The assessment found potential disadvantages, but these were reduced or removed through training. The service continued with its policy and reacted proportionately in reducing disadvantage.
UNISON Case Examples
Case 1: EIA leads to a change in policy
An authority proposed to reduce its waiting list for social housing by writing to everyone on the list and asking them to confirm that they still needed housing. Anyone who did not reply within a set time frame would be removed from the list. The EIA highlighted that people with learning difficulties, people with some mental health problems, and people who did not have English as a first language might not be able to respond to the letter in time and the policy was amended.
Case 2: Impact of a limited EIA
A local authority was proposing to cut funding to a women’s organisation to provide English for Speakers of Other Languages (ESOL) classes. The EIA argued that there were other organisations providing classes that the women could attend. There was no evidence of consultation with women accessing the service. This would have revealed that some women would only attend women-only sessions for religious and cultural reasons. In addition the women’s organisation also provided childcare on site, which other organisations did not offer. The impact assessment failed to recognise that this meant a significant number of women would not be able to access ESOL classes at all.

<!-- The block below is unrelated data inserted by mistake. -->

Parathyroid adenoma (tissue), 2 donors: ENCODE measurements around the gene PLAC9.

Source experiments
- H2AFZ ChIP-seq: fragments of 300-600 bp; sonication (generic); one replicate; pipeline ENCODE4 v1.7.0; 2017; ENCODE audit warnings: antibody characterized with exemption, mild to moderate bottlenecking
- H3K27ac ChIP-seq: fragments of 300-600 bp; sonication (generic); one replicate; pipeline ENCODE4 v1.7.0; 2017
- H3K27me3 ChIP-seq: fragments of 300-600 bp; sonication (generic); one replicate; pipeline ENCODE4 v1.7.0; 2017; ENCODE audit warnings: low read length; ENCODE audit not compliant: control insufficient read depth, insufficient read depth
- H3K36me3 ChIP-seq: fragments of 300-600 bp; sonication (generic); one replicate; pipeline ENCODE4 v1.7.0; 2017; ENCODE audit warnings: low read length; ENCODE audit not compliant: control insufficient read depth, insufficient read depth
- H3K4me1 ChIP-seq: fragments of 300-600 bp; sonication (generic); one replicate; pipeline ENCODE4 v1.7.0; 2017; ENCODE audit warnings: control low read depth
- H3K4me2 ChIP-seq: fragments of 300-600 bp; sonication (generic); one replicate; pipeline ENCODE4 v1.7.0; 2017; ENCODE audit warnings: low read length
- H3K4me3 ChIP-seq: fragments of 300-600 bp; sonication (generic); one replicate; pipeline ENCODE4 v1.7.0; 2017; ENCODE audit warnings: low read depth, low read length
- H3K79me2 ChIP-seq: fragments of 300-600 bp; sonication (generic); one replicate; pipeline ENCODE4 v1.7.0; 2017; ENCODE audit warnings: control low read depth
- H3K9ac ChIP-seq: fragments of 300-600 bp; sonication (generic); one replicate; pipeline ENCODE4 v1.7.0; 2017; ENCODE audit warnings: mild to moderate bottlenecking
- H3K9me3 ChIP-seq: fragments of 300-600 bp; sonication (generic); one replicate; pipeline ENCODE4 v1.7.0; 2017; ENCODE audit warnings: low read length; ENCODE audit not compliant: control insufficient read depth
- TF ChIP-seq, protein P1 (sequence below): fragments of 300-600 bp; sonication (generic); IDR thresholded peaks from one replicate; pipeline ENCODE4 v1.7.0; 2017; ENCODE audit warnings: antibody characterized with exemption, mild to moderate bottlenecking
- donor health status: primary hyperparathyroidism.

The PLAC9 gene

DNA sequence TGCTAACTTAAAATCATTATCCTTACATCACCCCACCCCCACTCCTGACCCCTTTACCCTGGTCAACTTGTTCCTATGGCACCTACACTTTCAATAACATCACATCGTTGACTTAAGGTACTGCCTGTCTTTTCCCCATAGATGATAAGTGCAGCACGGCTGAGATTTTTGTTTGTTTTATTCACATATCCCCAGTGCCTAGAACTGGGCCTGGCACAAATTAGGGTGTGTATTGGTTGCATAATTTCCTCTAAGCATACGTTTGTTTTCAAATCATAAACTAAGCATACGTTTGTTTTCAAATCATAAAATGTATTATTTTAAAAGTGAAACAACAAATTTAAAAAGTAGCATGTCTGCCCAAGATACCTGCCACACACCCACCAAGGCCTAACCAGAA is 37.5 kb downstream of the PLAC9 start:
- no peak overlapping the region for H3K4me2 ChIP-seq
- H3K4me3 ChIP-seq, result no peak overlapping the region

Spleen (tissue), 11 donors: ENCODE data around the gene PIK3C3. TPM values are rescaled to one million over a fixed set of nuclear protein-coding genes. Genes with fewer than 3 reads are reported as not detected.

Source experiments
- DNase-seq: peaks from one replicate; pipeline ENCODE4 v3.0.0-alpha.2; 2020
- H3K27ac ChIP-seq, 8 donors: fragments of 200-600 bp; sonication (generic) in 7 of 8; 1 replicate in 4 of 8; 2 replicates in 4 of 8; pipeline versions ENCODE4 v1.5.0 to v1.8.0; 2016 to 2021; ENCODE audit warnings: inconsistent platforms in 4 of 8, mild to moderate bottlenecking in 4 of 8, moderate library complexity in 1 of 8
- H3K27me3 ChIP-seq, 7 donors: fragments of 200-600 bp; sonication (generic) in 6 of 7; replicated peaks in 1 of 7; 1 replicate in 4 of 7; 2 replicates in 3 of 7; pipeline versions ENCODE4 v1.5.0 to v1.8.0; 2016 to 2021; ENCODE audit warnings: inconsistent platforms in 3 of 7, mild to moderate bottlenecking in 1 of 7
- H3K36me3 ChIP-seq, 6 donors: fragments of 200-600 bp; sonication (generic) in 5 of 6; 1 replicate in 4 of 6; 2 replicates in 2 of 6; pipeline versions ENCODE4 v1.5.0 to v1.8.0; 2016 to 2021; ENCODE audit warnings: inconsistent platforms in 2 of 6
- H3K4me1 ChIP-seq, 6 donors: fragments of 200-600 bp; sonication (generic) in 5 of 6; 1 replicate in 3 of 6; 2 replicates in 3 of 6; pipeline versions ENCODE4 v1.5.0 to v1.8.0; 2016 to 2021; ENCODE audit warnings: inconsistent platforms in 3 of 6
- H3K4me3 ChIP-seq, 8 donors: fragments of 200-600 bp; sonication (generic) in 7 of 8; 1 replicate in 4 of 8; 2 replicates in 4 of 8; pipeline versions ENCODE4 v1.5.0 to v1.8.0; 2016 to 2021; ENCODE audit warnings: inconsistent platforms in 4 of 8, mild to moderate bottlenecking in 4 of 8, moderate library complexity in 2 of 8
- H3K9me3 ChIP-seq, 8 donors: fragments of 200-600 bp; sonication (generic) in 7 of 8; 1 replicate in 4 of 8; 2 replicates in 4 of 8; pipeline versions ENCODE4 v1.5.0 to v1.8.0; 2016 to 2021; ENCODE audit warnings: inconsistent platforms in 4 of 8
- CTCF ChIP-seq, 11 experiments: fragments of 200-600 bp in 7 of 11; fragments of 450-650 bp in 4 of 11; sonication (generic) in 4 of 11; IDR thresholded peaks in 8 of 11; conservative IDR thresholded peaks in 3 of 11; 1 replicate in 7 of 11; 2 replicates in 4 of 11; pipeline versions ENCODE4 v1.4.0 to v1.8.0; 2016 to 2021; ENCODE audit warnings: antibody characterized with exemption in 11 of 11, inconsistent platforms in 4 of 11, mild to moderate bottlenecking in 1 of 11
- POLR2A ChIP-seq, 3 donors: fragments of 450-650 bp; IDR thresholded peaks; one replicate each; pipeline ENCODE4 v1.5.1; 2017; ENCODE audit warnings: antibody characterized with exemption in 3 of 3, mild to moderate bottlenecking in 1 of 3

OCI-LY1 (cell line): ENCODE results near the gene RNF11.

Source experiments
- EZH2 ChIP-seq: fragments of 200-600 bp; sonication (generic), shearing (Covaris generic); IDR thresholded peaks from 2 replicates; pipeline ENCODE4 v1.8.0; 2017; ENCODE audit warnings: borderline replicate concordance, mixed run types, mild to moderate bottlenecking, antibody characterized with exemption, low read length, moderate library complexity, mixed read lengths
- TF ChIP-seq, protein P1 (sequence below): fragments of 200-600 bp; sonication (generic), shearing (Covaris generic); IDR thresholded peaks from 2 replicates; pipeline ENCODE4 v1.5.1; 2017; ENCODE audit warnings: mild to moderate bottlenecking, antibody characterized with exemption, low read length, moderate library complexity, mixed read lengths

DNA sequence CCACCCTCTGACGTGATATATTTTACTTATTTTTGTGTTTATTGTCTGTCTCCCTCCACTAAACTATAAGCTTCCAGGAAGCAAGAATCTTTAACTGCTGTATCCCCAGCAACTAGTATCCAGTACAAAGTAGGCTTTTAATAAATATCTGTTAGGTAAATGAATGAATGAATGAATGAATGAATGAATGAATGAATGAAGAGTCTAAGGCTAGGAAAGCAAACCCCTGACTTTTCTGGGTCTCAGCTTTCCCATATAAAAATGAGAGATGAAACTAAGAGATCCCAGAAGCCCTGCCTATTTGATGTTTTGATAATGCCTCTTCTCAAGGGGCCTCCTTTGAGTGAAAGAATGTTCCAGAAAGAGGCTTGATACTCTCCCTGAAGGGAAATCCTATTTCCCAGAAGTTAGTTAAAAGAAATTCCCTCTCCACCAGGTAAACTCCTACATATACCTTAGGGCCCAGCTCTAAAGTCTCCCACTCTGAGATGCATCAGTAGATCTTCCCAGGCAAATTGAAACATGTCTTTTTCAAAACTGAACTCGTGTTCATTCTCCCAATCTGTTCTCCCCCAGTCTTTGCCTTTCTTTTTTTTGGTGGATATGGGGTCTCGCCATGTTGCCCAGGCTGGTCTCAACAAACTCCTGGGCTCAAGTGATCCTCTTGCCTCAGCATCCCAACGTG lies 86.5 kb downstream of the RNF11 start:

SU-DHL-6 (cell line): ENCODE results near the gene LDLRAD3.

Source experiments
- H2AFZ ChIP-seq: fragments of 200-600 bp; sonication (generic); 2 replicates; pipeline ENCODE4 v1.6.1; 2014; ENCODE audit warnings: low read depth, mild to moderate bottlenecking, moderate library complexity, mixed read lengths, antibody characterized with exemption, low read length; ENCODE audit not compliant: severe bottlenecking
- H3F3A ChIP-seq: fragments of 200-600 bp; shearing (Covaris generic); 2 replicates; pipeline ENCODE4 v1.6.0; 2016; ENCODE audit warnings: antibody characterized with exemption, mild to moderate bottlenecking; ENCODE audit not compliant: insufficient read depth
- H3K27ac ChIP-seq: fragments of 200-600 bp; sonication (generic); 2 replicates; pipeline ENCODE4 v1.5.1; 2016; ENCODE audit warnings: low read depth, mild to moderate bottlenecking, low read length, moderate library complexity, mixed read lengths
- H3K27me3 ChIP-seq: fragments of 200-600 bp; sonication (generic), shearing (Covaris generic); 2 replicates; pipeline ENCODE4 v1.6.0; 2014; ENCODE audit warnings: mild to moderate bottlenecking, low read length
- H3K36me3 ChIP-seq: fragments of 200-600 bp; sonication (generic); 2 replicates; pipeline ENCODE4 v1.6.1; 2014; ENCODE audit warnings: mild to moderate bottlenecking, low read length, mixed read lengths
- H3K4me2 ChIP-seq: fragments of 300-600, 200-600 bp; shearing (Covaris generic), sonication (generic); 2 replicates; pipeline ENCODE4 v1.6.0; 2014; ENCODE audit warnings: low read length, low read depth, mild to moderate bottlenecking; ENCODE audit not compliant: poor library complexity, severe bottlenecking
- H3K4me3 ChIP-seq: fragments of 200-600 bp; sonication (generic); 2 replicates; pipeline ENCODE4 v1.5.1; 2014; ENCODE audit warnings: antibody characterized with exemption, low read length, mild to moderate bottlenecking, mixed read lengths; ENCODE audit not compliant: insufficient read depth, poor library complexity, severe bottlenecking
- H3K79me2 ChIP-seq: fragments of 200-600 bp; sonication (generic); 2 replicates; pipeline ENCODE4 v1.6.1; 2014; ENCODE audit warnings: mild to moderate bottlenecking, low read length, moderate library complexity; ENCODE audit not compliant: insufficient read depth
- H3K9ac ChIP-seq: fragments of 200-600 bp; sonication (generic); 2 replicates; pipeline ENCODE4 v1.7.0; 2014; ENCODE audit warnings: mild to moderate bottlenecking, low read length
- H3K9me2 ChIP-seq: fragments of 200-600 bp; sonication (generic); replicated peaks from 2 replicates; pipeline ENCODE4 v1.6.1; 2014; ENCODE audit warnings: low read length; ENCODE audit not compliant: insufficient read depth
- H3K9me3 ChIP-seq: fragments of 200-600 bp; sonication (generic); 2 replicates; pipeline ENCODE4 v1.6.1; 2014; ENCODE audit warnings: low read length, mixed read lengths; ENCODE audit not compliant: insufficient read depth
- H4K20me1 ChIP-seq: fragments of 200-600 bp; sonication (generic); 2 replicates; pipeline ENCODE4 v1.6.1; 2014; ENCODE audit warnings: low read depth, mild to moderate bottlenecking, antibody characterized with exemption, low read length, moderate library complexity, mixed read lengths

Case 3: Public Sector Equality Duty in action: R (Rahman) v Birmingham City Council
The courts found that Birmingham City Council had failed to have due regard to equality when ending funding for legal advice services delivered by three voluntary sector organisations. Although an impact assessment had been carried out this was not included in the documents sent to councillors who were making the final decision. After a legal challenge against the decision was lodged, councillors were presented with the impact assessment and repeated their decision to cut funding. However courts ruled that the impact assessment was flawed because it did not focus on the disadvantage to users if the service was cut and was not based on proper consultation. Councillors could not rely on a flawed EIA as evidence that they had due regard to equality.